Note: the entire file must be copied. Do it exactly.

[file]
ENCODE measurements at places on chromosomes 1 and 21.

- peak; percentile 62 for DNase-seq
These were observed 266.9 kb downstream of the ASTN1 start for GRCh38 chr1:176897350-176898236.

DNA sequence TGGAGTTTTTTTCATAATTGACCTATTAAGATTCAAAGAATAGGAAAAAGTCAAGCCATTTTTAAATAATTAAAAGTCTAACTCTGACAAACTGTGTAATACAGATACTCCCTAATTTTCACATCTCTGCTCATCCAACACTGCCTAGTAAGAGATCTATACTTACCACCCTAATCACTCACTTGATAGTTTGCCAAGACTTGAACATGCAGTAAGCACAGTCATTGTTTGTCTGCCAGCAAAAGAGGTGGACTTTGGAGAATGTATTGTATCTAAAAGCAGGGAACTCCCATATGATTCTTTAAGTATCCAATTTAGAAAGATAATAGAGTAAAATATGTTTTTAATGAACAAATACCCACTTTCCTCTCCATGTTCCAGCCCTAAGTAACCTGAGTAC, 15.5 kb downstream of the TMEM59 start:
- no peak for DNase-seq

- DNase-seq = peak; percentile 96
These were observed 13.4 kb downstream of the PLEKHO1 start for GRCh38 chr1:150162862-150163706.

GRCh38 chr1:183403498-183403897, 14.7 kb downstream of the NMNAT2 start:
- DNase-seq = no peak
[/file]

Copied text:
ENCODE measurements at places on chromosomes 1 and 21.

- peak; percentile 62 for DNase-seq
These were observed 266.9 kb downstream of the ASTN1 start for GRCh38 chr1:176897350-176898236.

DNA sequence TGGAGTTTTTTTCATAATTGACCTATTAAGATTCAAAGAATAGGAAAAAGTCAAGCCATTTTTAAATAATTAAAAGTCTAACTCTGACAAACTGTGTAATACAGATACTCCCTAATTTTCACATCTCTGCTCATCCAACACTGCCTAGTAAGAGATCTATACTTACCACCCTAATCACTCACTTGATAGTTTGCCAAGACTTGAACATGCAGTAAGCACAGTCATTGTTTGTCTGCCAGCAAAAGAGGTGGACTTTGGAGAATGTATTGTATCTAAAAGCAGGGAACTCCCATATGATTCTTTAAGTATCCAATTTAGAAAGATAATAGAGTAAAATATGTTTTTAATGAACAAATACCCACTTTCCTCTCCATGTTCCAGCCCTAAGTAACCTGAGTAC, 15.5 kb downstream of the TMEM59 start:
- no peak for DNase-seq

- DNase-seq = peak; percentile 96
These were observed 13.4 kb downstream of the PLEKHO1 start for GRCh38 chr1:150162862-150163706.

GRCh38 chr1:183403498-183403897, 14.7 kb downstream of the NMNAT2 start:
- DNase-seq = no peak